A love affair with art and her own creative spirit led Shirley Zhao to compose a quirky, art-filled apartment in the heart of the city.
The central location on Huashan Road made it possible for the couple to live amid the former French Concession with all its amenities and be close to their daughter’s school.
“We had looked for only unfurnished space so that we can create something from scratch, make our very own home. Besides, the compound boasts international management and one of the best indoor-outdoor playgrounds and gyms in downtown,” Zhao said.
When she found this high-rise apartment with enough “emptiness,” Zhao knew it was perfect for her and her husband Marc Tempus to start a new stage of life in Shanghai.
“Since our wonderful girl was born, I wanted to create a ‘playful’ home for her... and for family living,” Zhao said. “My personal style for interior changes depending on the country I live in, different life stages, the type of the house or apartment.... But in general I like to mix and match “a la Shirley’s temple:” Chinese and European antiques, traditional and modern designs, antique pieces and contemporary artworks, world famous artists and kid’s true art,” Zhao said, referring to her own art label “Shirley’s Temple”. She creates documentary films and events that she mostly holds in Berlin. But there are many other projects, too, as the former model directs and produces films and has founded the 4C Charity (Children help Children Charity Council). Zhao is gifted when it comes to adding style to her own life, which, of course, includes the space she lives in. The pieces she selected for this apartment display a fun vibe. The walls hold collections of paintings and every corner features some quirky, interesting art objects.
Zhao said that in some way, the apartment is like a container that she can use like a museum to project her family life. The result is a mixture of light and dark, warm and cool, past and present.
The main background shades of the decor are whites and cream colors, but in the paintings and artworks you can find a lot of blue, red, green, yellow.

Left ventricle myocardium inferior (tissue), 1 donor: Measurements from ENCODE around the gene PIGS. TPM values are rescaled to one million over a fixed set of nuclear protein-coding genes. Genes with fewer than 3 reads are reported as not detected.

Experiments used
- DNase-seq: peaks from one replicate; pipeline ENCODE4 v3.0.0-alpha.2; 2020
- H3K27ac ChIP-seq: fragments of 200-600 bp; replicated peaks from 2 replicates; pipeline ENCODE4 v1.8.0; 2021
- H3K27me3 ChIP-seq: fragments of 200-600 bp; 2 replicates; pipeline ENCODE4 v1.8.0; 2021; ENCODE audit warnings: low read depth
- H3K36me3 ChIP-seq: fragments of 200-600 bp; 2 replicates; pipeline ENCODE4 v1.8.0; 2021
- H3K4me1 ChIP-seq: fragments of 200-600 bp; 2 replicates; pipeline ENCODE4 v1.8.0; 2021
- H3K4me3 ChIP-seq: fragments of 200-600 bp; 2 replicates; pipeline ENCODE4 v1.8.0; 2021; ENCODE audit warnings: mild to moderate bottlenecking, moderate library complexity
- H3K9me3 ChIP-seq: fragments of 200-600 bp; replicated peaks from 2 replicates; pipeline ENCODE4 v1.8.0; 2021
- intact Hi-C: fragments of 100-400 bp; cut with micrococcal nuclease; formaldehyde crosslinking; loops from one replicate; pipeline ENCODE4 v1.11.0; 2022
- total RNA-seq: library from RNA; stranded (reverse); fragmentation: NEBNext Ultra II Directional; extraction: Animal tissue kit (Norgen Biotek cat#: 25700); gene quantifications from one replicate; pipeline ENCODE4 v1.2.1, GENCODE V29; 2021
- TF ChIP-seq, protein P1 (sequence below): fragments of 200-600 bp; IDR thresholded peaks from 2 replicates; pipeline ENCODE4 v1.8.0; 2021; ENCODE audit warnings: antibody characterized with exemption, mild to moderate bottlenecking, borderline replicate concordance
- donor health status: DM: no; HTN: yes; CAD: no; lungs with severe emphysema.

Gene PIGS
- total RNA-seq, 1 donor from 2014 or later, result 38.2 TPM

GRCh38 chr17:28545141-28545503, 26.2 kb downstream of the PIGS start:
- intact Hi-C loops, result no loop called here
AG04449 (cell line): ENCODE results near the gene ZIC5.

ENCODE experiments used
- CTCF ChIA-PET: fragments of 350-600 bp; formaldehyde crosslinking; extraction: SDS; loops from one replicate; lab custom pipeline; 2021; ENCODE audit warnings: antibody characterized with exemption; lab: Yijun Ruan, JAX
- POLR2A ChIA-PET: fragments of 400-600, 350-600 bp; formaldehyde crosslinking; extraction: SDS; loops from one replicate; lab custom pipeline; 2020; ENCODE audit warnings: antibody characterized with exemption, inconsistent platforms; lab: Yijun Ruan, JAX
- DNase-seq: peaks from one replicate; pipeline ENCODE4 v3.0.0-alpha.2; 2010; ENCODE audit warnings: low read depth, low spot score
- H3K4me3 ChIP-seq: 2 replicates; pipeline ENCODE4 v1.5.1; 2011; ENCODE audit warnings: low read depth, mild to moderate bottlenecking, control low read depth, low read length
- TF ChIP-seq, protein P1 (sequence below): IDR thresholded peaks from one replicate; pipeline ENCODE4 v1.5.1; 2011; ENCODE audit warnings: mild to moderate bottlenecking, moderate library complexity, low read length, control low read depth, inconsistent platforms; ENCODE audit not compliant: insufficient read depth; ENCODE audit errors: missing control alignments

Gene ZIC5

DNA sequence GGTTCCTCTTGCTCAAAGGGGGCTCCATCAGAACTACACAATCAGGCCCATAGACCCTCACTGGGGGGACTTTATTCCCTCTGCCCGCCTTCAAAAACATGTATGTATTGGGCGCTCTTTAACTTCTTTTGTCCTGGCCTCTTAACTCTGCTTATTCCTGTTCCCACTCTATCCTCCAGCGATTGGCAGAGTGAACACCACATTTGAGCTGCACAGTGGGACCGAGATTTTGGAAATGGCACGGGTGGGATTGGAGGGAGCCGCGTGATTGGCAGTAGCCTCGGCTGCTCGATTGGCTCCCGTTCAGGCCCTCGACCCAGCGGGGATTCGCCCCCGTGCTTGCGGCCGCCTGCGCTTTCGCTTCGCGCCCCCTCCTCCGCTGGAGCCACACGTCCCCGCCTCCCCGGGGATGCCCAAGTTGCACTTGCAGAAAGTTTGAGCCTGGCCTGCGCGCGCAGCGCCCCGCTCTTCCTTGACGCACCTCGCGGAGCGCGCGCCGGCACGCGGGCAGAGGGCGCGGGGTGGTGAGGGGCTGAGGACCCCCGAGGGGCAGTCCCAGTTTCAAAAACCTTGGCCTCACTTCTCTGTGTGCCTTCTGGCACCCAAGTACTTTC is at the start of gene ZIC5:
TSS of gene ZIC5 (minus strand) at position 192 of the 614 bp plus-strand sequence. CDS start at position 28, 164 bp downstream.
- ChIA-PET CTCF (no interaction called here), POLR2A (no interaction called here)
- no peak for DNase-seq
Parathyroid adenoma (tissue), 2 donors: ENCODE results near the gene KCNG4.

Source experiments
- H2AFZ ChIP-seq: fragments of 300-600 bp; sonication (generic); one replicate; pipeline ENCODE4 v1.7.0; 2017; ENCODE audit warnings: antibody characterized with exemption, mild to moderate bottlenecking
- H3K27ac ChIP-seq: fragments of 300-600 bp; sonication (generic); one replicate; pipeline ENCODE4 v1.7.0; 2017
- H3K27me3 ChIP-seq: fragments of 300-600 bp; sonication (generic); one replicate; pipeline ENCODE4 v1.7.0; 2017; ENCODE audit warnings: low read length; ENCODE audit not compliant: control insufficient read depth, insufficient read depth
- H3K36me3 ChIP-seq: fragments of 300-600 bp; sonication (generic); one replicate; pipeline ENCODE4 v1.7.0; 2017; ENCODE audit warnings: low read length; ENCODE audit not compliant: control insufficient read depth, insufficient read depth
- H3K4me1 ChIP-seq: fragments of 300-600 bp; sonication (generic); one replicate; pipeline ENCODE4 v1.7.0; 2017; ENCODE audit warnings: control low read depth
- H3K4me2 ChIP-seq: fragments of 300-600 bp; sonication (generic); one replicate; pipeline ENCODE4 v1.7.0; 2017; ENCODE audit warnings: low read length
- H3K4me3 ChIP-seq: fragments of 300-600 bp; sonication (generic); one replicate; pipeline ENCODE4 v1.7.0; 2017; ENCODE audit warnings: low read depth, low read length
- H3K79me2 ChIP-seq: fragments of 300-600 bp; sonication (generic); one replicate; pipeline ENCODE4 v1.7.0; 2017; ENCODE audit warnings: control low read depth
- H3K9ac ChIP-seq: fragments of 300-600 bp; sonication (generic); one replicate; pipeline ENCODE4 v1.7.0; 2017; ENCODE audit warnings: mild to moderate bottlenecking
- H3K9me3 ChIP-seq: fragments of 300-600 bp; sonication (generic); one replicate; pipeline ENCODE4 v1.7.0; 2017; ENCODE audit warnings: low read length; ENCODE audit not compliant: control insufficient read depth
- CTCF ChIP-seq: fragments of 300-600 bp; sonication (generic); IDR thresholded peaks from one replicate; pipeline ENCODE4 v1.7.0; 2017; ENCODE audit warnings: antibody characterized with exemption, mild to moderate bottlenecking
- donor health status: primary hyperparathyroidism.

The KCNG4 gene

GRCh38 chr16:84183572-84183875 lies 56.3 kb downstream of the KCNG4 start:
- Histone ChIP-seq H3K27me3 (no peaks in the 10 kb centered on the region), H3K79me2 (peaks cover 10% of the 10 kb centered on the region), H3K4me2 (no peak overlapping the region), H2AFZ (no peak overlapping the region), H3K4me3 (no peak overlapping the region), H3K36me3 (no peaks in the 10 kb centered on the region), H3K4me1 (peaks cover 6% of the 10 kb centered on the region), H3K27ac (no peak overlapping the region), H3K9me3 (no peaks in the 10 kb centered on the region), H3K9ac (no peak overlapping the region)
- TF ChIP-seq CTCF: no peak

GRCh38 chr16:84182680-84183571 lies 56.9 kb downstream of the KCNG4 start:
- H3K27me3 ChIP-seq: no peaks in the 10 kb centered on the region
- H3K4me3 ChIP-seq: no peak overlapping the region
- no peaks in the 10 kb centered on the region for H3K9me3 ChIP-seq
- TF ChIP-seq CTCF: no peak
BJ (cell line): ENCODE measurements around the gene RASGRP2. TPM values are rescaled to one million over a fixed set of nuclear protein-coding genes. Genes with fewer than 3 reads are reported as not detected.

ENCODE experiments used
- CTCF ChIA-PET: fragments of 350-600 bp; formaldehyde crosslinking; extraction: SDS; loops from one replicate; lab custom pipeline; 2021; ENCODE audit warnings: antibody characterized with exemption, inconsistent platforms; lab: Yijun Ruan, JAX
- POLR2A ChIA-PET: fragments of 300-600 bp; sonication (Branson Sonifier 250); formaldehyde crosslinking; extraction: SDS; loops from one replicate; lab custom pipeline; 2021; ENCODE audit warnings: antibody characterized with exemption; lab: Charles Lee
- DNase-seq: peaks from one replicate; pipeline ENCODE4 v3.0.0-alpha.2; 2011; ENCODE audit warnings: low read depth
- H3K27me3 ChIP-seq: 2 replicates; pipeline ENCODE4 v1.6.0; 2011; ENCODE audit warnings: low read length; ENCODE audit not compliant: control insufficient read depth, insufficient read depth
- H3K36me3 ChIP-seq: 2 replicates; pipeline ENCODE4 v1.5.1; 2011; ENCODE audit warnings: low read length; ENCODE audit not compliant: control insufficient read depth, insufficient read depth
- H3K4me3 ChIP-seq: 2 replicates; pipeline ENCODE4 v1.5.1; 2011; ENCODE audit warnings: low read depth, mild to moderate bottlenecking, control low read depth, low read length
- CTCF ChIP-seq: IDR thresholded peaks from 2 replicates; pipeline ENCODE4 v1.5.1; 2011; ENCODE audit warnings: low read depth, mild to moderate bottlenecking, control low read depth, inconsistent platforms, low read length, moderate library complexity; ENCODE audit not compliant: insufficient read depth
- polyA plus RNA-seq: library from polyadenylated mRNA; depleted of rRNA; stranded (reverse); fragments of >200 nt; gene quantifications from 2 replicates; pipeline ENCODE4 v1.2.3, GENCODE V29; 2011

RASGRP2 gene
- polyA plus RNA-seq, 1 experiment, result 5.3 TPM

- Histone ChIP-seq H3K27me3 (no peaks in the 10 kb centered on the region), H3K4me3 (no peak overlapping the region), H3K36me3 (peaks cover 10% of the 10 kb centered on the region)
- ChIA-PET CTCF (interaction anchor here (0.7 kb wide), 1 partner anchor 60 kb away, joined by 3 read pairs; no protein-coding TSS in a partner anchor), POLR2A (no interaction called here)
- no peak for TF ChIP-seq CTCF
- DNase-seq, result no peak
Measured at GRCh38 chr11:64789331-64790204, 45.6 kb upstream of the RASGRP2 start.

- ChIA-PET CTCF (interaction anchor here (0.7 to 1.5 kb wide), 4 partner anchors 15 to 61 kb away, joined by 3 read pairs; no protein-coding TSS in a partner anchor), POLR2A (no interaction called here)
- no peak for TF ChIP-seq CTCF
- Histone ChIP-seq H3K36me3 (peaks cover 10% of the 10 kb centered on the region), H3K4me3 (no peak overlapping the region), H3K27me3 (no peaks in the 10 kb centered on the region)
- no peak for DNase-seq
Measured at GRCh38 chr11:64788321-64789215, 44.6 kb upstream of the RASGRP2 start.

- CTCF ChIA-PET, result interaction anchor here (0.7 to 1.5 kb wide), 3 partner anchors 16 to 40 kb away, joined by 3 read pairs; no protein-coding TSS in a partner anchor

“Almost every corner in the apartment is brightly colorful which goes with the ‘playful’ concept and brings good mood. Playing with colors requests a lot of experiences, creativity and capable hands,” Zhao said.
“I created my study, a ‘white room’, as a contrast to the rest of the space. This small room is like my refuge where I spend a lot of time reading, thinking, and working,” she added.
Behind the blend of inherited antiques and contemporary pieces of art are personal stories. “I travel a lot, mostly in Europe where I used to live and a place I always loved. I brought here not just articles but the stories behind them,” she said.
One of her favorite pieces is the bar-tainer which she found in Prague. “It was love at first sight, but the conversation after the first sight with the shop owner was more fascinating. He even became our guide of the city! I guess that’s one of the reasons why I love to drink everything I store inside.”
The opium bed placed in the living room was a wedding gift from her family, while her dresser was a wedding gift from her husband. The old suitcase which the couple uses as coach table contains all their photo albums they started before the digital camera was born.
Two life-sized nude paintings placed on the living room walls are from Australian artist Ken Done, but Zhao is not less fond of their daughter’s “big fat buddha” which she drew at age 6.
“Being playful and interesting is the main concept of my life and it is also reflected on my home interior concept,” Zhao said. “Though my white room seems plain, there are many personal stories, which you can find in black and white photos on the wall, magazines, articles and films in the bookshelves.”
The all-in-white theme makes the room not only visually bigger and brighter but also allows Zhao to effortlessly change her mood by just stepping into another room.
“Besides, I love constantly changing the decor of the living and dining area according to the seasons, festivals and occasions which immediately brings a different mood into my home,” Zhao said.
“A designer or a home magazine might help you to create a beautiful play for you to live in but it can only become your true home if you start to add your personal inputs and spirits.”
Q: What’s the best thing about living in Shanghai?
A: The mixture of expats and locals, super stylish venues and “pyjamas on the streets” style.
Q: Describe your home in three words.
A: Playful, personal, interesting.
Q: What’s the first thing you do when you get home?
A: Wash my hands and relax in my coach by holding soft cushions which are painted by my daughter.
Q: How do you unwind?
A: When the weather allows for it, with a drink on the balcony.
Q: Where do you spend most of the time at home?
A: If the weather is good, on balcony or in my white room.
Q: What’s the view outside your window?
A: A play ground, a grass field with a fountain and a tennis court.